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Analytic and Synthetic Cubism In the analytic phase (1907–12) the cubist palette was severely limited, largely to black, browns, grays, and off-whites. In addition, forms were rigidly geometric and compositions subtle and intricate. Cubist abstraction as represented by the analytic works of Pablo Picasso, Georges Braque, and Juan Gris intended an appeal to the intellect. The cubists sought to show everyday objects as the mind, not the eye, perceives them—from all sides at once. The trompe l'oeil element of collage was also sometimes used. During the later, synthetic phase of cubism (1913 through the 1920s), paintings were composed of fewer and simpler forms based to a lesser extent on natural objects. Brighter colors were employed to a generally more decorative effect, and many artists continued to use collage in their compositions. The works of Picasso, Braque, and Gris are also representative of this phase.
Realism in the visual arts and literature refers to the general attempt to depict subjects "in accordance with secular, empirical rules", as they are considered to exist in third person objective reality, without embellishment or interpretation. As such, the approach inherently implies a belief that such reality is ontologically independent of man's conceptual schemes, linguistic practices and beliefs, and thus can be known (or knowable) to the artist, who can in turn represent this 'reality' faithfully. As Ian Watt states, modern realism "begins from the position that truth can be discovered by the individual through the senses" and as such "it has its origins in Descartes and Locke, and received its first full formulation by Thomas Reid in the middle of the eighteenth century."
2. Which of the following two images represent the Realist Period?
A collage (From the French: coller , to glue) is a work of formal art, primarily in the visual arts, made from an assemblage of different forms, thus creating a new whole. A collage may include newspaper clippings, ribbons, bits of colored or hand-made papers, portions of other artwork, photographs and other found objects, glued to a piece of paper or canvas. The origins of collage can be traced back hundreds of years, but this technique made a dramatic reappearance in the early 20th century as an art form of novelty.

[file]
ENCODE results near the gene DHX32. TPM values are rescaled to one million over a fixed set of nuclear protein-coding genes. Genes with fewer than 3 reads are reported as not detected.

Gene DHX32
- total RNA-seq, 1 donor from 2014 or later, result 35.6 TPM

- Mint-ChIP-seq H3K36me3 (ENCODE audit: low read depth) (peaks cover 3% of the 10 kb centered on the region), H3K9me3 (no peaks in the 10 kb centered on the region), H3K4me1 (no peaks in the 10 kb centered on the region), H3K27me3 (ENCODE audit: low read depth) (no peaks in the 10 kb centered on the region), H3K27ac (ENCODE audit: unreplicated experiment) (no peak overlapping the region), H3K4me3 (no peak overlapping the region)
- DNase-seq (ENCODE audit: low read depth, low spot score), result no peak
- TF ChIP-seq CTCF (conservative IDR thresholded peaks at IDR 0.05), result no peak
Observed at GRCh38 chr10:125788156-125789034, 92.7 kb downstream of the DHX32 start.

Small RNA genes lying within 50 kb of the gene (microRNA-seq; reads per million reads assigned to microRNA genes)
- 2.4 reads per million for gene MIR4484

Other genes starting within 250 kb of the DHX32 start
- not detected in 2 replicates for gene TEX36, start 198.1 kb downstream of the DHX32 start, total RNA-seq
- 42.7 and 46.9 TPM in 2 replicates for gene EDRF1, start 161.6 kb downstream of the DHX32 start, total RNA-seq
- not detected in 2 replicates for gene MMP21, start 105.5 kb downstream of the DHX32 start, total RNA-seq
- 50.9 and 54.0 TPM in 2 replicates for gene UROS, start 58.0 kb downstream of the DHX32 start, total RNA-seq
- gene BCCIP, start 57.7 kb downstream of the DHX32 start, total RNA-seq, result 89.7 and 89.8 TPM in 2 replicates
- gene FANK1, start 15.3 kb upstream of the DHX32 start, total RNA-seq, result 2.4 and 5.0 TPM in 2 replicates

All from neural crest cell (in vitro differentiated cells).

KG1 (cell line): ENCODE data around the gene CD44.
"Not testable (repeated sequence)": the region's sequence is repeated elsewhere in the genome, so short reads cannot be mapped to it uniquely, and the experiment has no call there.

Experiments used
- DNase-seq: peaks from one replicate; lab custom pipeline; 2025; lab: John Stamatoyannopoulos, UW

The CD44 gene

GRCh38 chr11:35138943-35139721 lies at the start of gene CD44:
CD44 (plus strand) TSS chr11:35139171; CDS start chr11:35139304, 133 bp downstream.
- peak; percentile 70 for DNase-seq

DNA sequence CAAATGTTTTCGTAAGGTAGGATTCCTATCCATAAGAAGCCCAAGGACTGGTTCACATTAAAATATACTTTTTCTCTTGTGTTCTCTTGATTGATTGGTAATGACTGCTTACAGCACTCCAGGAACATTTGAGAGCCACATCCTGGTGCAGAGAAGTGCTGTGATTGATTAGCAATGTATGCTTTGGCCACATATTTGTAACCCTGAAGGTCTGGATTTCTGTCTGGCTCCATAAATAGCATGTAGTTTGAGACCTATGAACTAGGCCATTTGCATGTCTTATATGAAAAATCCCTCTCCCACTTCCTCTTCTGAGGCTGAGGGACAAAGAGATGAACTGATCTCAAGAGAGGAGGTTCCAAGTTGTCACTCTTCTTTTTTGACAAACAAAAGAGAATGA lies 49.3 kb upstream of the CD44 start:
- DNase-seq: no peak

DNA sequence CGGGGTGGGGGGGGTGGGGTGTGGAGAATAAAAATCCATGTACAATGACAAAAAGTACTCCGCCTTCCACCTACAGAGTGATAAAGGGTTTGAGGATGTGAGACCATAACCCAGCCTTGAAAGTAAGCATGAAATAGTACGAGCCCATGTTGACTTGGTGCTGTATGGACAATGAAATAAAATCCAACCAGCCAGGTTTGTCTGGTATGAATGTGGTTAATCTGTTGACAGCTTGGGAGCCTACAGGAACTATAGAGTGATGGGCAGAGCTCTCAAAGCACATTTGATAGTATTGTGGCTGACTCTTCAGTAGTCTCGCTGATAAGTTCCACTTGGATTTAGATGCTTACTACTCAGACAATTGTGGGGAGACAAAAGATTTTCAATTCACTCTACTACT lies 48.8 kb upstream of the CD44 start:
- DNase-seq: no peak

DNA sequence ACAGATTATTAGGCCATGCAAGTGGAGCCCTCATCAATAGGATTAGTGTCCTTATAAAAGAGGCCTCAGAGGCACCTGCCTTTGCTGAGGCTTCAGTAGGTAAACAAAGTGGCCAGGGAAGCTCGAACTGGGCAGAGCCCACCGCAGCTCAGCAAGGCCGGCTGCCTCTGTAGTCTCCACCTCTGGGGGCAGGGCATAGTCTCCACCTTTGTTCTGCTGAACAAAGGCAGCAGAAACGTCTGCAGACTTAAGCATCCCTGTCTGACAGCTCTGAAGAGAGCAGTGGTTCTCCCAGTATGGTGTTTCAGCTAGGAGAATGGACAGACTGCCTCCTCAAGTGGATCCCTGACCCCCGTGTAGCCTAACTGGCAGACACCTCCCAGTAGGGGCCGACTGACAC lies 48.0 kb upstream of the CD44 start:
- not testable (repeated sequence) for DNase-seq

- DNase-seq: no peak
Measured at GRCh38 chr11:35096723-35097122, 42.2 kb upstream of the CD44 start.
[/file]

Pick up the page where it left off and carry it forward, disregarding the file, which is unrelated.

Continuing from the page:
3. Which of the two works of art represent the Collage style of art?
Abstract art uses a visual language of form, color and line to create a composition which may exist with a degree of independence from visual references in the world. Western art had been, from the Renaissance up to the middle of the 19th century, underpinned by the logic of perspective and an attempt to reproduce an illusion of visible reality. The arts of cultures other than the European had become accessible and showed alternative ways of describing visual experience to the artist. By the end of the 19th century many artists felt a need to create a new kind of art which would encompass the fundamental changes taking place in technology, science and philosophy. The sources from which individual artists drew their theoretical arguments were diverse, and reflected the social and intellectual preoccupations in all areas of Western culture at that time.
Which of the four images represents abstract art?
Rembrandt Harmenszoon van Rijn was born on July 15, 1606, in Leiden, the Netherlands. His father was a miller who wanted the boy to follow a learned profession, but Rembrandt left the University of Leiden to study painting. His early work was devoted to showing the lines, light and shade, and color of the people he saw about him. He was influenced by the work of Caravaggio and was fascinated by the work of many other Italian artists. When Rembrandt became established as a painter, he began to teach and continued teaching art throughout his life.
Which of the paintings below is not a Rembrandt?
Whether paying tribute to an artist, or copying a work of art for the artistic challenge, many artist old and new have had their work(s) copied. Which of the paintings below is a copy of artist Ernie Barnes’ “Sugar Shack”?
Pablo Picasso, Three Musicians, 1921 Romare Bearden, Johnny Hudgins, 1981 Starr Abbott, A Summer Romance Wassily Kandinsky, Blue Rider, 1913 Claude Cauquill, Black Woman Geoffrey Laurence, The Reality of Things Winston Smith, Green Day Insomniac (album cover) Rembrandt, The Jewish Bride
Salvador Dali, The Temptation of Saint Anthony Salvador Dali, Face of Mae West Vladimir Kush, Sunrise by the Ocean Salvador Dali, The Visage of War Rembrandt, Patriae Pater Rembrandt, Self Portrait Rembrandt, Jeremiah lamenting the destruction of Jerusalem
ollo Peter Howson, Temptation of Saint Anthony Joos Van Craesbeeck, Temptation of Saint Anthony Martin Schongauet, Temptation of Saint Anthony Peter Paul Rubens, The conversion of Paul A Kouros, Greece 530 B.C Apollo, Roman copy of Greek Style 130-140 C.E
Ernie Barnes, Sugar Shack (Series) Zeus or Poseidon, Roman 460 B.C.E Ernie Barnes, Sugar Shack (Series) Artist Unknown, Recreation of Ernie Barnes’ Sugar Shack Series Juan Gris, Portrait of Pablo Picasso, 1912